Take, for example, another type of visitor to Luxor: The female sex tourist. She comes here looking for love and sex with the younger men, and very often is left feeling used and abused and very much the poorer for the experience. The very word 'love' (apparently) means entirely different things (feelings and responsibilities etc.) to each of the players. If the foreign lady actually knew what the Egyptian man meant, when he tells her that he loves her, she would surely be much more circumspect? And all because a word, with which she is well accustomed, suddenly means something different! Although in this case, it becomes different because of a distinct difference in language and culture, and not just to suit the purpose of a minority goup. (The cynical side of me would here interject; well, maybe not!)

MD, why 'naughty', it seemed a perfectly reasonable question to me!

Also, I hope that this post goes some way to answering your question about why I am contributing to this thread.
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Post by Who2 »

Quote: as far as I can see a phobia is "an abnormal or morbid fear",

I have a phobia of being raped, I have piles........8)
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Post by TonyC »

Teddyboy wrote:as far as I can see a phobia is "an abnormal or morbid fear", and the general 'phobias' are all described as such, an abnormal FEAR. So why, in the case of 'homophobia' has it been changed to 'aversion'? I'm sorry, but it does rather seem to me that our language is being <del>*Word Censor*</del> in order to make something which was generally frowned upon more socially acceptable. (By stealth!) The homosexual lobby seems quite adept at appropriating words into its Newspeak vocabulary.
It hasn't been "changed" to aversion; it still means an abnormal or irrational fear. "Aversion" is a natural consequence of a phobia: you can't say arachnophobes don't have an aversion to spiders! And aversion can lead to active hatred and violence, even death, to the objects of that phobia. Academics, even sticklers for language, may argue over the "true" meaning of the term "homophobia" but it's been in use for more than 40 years and the world in general accepts what it means.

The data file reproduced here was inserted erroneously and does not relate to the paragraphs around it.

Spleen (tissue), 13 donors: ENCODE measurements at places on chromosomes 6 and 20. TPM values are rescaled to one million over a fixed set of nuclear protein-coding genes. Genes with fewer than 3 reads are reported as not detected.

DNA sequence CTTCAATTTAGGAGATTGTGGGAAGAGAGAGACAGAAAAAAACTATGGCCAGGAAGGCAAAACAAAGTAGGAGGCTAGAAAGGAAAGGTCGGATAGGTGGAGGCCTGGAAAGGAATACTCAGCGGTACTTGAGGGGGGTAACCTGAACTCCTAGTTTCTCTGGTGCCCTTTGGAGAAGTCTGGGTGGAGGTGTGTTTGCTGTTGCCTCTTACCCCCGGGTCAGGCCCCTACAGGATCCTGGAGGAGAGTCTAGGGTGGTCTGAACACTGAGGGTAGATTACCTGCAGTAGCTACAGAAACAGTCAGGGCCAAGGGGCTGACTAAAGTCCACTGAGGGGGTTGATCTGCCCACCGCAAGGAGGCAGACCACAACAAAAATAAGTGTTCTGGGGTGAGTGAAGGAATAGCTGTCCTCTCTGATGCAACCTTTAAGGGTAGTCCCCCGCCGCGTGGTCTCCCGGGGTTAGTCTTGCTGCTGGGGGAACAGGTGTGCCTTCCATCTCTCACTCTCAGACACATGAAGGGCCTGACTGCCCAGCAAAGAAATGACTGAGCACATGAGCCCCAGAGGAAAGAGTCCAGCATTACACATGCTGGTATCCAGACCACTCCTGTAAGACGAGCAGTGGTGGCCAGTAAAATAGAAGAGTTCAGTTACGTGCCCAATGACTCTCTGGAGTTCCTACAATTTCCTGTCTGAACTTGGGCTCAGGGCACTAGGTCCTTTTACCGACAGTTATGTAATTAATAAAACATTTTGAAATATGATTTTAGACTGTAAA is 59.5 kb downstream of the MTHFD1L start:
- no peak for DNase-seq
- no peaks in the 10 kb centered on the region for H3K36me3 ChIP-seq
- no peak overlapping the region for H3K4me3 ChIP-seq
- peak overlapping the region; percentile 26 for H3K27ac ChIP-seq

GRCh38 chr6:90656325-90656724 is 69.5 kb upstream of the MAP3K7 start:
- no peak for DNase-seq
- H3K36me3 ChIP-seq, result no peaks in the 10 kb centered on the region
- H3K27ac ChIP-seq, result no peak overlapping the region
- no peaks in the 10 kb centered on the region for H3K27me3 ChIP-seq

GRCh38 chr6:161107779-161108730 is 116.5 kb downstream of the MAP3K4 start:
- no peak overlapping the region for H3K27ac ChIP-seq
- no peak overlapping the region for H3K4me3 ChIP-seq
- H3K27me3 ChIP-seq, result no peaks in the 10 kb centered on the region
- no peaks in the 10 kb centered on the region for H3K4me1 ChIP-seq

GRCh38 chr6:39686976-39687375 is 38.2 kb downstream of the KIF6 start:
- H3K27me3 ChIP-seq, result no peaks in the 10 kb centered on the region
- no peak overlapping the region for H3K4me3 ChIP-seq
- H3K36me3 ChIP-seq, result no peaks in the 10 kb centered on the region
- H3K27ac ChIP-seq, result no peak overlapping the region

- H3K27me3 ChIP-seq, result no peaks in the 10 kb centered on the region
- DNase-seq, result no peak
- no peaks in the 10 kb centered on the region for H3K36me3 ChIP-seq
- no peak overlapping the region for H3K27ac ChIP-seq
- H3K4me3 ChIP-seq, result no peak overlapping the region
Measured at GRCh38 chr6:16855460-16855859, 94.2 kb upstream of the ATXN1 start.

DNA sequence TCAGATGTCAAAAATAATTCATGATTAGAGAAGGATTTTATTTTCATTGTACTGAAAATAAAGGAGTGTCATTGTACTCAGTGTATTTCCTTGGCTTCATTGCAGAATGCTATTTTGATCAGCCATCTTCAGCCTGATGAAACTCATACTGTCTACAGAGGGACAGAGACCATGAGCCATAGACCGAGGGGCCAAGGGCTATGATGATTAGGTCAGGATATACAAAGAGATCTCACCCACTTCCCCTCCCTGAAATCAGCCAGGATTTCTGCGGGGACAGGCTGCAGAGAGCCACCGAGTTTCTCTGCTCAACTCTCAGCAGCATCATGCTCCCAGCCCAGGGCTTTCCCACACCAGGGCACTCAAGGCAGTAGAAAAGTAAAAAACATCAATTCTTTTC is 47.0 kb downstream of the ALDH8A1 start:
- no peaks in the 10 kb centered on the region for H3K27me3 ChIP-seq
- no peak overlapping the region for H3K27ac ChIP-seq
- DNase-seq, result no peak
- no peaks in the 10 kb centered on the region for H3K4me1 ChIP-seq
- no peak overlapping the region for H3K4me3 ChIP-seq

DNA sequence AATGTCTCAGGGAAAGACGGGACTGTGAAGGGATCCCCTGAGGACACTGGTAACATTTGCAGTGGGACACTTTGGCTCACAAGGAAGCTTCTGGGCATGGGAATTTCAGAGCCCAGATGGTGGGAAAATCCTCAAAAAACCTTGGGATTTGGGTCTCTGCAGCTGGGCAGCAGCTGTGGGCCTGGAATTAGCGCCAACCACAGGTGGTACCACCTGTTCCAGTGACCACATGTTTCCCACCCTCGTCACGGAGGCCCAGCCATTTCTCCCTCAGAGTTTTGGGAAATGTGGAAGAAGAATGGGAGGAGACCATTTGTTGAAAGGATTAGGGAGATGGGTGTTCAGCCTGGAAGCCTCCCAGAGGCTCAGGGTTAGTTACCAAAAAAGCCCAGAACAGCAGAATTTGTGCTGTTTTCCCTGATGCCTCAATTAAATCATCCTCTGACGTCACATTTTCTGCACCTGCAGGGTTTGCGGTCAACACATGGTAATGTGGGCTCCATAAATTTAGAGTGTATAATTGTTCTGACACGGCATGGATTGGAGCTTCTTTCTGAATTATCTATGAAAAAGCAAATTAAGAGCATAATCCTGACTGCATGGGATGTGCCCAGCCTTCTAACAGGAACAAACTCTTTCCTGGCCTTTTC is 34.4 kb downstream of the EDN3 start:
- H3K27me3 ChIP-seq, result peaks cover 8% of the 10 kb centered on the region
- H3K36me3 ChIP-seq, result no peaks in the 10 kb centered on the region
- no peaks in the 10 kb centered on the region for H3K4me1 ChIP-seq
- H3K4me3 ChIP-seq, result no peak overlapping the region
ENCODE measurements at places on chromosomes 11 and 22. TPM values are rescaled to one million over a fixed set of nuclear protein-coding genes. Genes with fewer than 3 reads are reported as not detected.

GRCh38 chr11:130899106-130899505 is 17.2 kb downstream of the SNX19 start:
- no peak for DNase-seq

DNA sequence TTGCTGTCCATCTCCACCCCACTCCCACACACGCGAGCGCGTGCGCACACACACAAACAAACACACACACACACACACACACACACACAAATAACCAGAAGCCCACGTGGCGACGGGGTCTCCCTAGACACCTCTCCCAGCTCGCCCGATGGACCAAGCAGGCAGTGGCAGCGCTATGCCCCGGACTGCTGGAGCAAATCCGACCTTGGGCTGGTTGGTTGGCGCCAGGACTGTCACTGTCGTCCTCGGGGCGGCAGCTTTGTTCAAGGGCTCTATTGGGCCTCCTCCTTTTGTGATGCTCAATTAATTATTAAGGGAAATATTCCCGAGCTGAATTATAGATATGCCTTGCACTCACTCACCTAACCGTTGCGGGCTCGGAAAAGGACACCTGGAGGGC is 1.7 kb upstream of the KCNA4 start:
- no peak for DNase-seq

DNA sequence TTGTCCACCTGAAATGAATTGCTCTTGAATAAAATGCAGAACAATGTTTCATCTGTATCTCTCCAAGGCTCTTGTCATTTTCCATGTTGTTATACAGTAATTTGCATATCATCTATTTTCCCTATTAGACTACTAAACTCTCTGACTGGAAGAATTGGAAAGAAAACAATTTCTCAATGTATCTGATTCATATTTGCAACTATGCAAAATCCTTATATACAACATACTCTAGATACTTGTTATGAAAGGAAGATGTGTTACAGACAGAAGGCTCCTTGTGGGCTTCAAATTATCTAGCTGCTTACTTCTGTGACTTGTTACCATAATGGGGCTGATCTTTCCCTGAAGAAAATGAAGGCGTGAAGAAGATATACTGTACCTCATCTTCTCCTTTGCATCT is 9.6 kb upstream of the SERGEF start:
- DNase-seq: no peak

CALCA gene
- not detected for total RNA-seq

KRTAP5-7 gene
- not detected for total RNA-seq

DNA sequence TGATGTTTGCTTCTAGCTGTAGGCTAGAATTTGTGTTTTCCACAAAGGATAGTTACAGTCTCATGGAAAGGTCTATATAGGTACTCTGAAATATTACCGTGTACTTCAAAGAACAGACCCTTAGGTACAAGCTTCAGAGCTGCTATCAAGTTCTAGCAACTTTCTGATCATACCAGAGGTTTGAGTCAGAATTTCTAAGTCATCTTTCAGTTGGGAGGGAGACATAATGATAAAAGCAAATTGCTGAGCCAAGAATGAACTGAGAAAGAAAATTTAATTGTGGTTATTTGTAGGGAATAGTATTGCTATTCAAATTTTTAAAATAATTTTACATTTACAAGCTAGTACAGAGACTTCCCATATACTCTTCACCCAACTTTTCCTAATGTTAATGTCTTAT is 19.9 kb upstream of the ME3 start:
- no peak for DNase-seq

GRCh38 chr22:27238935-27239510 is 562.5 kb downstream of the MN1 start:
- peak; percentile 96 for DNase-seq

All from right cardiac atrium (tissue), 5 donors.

To quote author, activist, and civil rights leader Coretta Scott King: "Homophobia is like racism and anti-Semitism and other forms of bigotry in that it seeks to dehumanize a large group of people, to deny their humanity, their dignity and personhood."

http://en.wikipedia.org/wiki/Homophobia

So what term would you use?
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Post by Arthur »

TB, it is clear that attitudes to homosexuality are becoming more liberal. The well respected British Social Attitudes survey has tracked public views on a number of issues since 1983. Last January, its 26th report stated: Over a third (36%) of people think that sexual relations between two adults of the same sex are 'always' or 'mostly' wrong, down from nearly two thirds a quarter of a century ago (62%) in 1983 http://www.natcen.ac.uk/media-centre/pr ... ly-liberal

I think you are being enormously ungenerous to the straight people who no longer, or never did, share your 'aversion' by appearing to suggest that some seemingly all-powerful 'homosexual lobby' (whatever that is?) has seized control of their minds as well as storming the Oxford English Dicionaries, taking innocent words hostage... Please...

The Al-Masry Al-Youm article written by a young Egyptian reporter picks up a theme from Tony's previous response to GD around straight male public intimacy:
TonyC wrote:
Glyphdoctor wrote:No one thinks anything of [two men] walking down the street hand in hand, they can go wherever they want anytime of the day or night and no one will question their being out and about
You used that sentence to describe illicit relationships but as a long-term resident you surely know there's nothing "gay" about men hand-in-hand or arm-in-arm in the Arab world. It's a sign of friendship – they think nothing of it and neither do their countrymen ("nudge nudge" visitors with "Oooh, get them!" comments are another matter ... and you wouldn't want to be on a par with them).
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Post by Teddyboy »

If someone has an 'abnormal or irrational fear' of homosexuals or homosexuality, then I'd call them homophobic, obviously! But for someone who doesn't particularly like homosexuality or doesn't want to be involved with strident homosexuals, I don't believe that they actually warrant a separate name or description. Why should they? Being a bit of a fat boy, I'm not particularly happy at being confined in small spaces, but that doesn't warrant me being referred to as claustrophobic, does it?

I don't want to be involved with people who habitually use Cockney Rhyming Slang in everyday conversation, so do I need a special designation? Are you going to label me a Cockneyphobe?

I'm not a highly educated man, I have no GCE's, leaving school before I was due to take them, so it's important to me to understand the words I hear and use. You tell us that "the world in general accepts what it means." If that's so, then why do the homosexual lobby keep using it when referring to people who are obviously NOT suffering from "an abnormal or irrational fear" of them? It's plainly ridiculous!